The Rights of Casual Members Q&A
Q. Currently I am working on a casual basis at a supermarket while attending university full-time. During my semester break, I wished to take a week off work to recharge my batteries. However, after submitting my unavailability, I was told my request was denied because the company requires that I must be available for a minimum number of hours each week. If this is the case, does it mean that all casuals are never entitled to a week or more off?
A. Casual employees, by definition, work when hours become available and can be worked by the casual employee. Therefore, casual employees are able to take time off. Of course, it is best to advise the company at the earliest possible time of your unavailability and enjoy your time off.
Q. My friend works part-time and is currently earning less per hour then me. What is the difference between part-time and casual work?
A. Part-time employees are weekly employees and are entitled to guaranteed base hours, 4 weeks annual leave, 17.5% annual leave loading, personal leave which includes paid sick leave and carer’s leave etc. On the other hand, casual employees receive a loaded rate of pay – i.e., they receive a casual loading for every hour worked.
In the future, if you are ever offered part time employment, you should give it serious consideration as the biggest attraction of part-time work is the guaranteed hours you receive each roster cycle.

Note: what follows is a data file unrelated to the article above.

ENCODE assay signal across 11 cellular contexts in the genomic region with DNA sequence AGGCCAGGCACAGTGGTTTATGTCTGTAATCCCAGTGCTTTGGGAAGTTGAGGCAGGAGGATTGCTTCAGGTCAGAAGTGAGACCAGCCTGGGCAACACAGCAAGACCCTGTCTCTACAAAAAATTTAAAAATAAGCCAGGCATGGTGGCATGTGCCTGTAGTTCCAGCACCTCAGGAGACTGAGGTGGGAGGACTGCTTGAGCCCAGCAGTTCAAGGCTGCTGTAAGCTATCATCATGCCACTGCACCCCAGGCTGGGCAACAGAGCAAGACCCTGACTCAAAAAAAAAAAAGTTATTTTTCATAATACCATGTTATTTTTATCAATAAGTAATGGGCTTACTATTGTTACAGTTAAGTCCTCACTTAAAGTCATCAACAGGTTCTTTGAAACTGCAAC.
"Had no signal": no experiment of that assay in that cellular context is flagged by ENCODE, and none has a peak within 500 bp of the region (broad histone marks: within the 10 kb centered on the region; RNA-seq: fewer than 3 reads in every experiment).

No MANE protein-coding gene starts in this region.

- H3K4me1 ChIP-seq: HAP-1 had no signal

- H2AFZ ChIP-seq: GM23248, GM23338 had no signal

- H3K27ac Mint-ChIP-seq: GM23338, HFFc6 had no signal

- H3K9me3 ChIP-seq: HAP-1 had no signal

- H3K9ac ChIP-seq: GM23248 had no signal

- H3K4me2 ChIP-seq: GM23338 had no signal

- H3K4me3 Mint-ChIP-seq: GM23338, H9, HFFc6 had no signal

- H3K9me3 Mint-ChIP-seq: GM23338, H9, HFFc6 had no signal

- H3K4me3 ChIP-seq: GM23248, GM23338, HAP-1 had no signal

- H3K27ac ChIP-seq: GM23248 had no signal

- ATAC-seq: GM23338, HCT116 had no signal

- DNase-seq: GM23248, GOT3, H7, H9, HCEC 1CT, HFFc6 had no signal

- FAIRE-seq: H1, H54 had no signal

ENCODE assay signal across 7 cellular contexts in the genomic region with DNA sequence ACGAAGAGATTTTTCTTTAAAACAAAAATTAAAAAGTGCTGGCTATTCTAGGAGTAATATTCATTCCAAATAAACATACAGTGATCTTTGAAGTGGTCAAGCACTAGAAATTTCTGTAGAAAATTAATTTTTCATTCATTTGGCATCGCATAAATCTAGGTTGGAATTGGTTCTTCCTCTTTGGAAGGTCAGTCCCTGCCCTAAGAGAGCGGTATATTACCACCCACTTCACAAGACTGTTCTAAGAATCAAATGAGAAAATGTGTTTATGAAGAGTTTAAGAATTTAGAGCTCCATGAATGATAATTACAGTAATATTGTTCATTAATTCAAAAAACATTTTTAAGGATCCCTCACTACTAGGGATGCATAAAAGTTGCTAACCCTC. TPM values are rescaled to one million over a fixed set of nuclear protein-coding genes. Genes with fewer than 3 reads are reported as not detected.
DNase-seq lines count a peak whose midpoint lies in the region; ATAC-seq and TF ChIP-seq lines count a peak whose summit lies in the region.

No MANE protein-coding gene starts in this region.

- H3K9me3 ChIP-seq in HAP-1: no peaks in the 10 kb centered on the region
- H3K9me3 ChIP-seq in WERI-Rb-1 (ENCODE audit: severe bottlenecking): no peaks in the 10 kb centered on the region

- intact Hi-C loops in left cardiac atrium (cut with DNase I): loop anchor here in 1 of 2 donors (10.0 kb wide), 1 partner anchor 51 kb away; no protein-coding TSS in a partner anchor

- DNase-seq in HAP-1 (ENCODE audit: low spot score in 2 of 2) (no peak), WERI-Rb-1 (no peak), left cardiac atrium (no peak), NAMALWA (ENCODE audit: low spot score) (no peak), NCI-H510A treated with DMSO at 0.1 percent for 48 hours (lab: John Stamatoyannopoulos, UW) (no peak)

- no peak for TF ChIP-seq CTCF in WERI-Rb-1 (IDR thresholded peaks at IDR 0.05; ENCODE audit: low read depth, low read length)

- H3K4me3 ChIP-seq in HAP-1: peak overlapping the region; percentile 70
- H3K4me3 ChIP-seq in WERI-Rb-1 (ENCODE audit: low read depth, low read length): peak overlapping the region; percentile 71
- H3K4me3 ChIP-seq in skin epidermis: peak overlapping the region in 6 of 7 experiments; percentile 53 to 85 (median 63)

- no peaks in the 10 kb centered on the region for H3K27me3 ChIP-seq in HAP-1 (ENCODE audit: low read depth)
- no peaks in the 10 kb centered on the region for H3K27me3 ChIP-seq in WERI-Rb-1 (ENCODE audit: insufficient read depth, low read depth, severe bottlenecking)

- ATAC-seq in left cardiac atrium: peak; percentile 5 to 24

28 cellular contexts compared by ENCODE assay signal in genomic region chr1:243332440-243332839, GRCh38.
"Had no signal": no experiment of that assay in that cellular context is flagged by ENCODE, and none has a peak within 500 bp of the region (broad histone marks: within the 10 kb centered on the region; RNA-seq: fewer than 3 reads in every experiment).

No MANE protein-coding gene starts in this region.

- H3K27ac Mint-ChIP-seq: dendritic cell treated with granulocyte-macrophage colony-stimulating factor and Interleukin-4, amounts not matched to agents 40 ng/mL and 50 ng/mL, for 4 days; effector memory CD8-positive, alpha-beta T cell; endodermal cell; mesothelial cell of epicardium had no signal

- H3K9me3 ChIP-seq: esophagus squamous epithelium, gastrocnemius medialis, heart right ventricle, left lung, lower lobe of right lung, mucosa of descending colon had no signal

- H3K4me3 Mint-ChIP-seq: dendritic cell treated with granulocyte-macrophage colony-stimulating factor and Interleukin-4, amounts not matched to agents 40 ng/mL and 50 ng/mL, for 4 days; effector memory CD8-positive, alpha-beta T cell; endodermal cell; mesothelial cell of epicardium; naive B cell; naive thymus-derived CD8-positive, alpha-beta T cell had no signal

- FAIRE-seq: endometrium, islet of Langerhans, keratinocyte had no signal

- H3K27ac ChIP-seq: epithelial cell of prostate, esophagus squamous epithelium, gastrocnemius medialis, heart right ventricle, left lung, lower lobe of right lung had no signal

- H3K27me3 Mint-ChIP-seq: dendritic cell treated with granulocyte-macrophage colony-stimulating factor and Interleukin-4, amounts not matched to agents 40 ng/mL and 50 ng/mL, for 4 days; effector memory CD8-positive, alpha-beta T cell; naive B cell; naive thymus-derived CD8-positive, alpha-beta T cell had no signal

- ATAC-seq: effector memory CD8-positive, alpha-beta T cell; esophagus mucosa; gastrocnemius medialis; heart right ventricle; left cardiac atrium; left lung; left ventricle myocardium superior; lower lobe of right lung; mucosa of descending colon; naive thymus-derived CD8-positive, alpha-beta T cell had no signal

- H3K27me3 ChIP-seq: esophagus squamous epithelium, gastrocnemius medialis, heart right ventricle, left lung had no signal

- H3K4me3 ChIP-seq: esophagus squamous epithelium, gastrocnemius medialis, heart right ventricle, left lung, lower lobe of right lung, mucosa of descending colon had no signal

Q. I am a casual and was recently ill. I did the right thing and rang work as I was physically unable to do my shift. During the phone conversation, I was told that I needed to provide a medical certificate when I worked my next shift. Is this correct?
A. A casual employee’s rate of pay includes their casual loading. This loaded rate covers such entitlements as paid sick leave and annual leave. As a casual, you are not entitled to paid sick leave but you are still entitled to choose not to work if you are sick. Also, casual employees are NOT obliged or required to provide a medical certificate or other form of proof when they are ill or injured.
Q. Last week, a casual staff member was injured at work and I overheard the store manager tell her that she was not entitled to claim workers’ compensation because she is a casual. Is this true?
A.Unfortunately, the manager’s advice was incorrect. All employees, whether they are full-time, part-time or casual are entitled to claim workers’ compensation.
Q. A work colleague told me that our company likes to employ casuals because they don’t have to pay long service leave. That sounds a bit unfair for the long term workers and is this true?
A.You have nothing to worry about. Casual employees are entitled to long service leave after 10 years continuous service. However, you must work at least once every 3 months to maintain continuous service.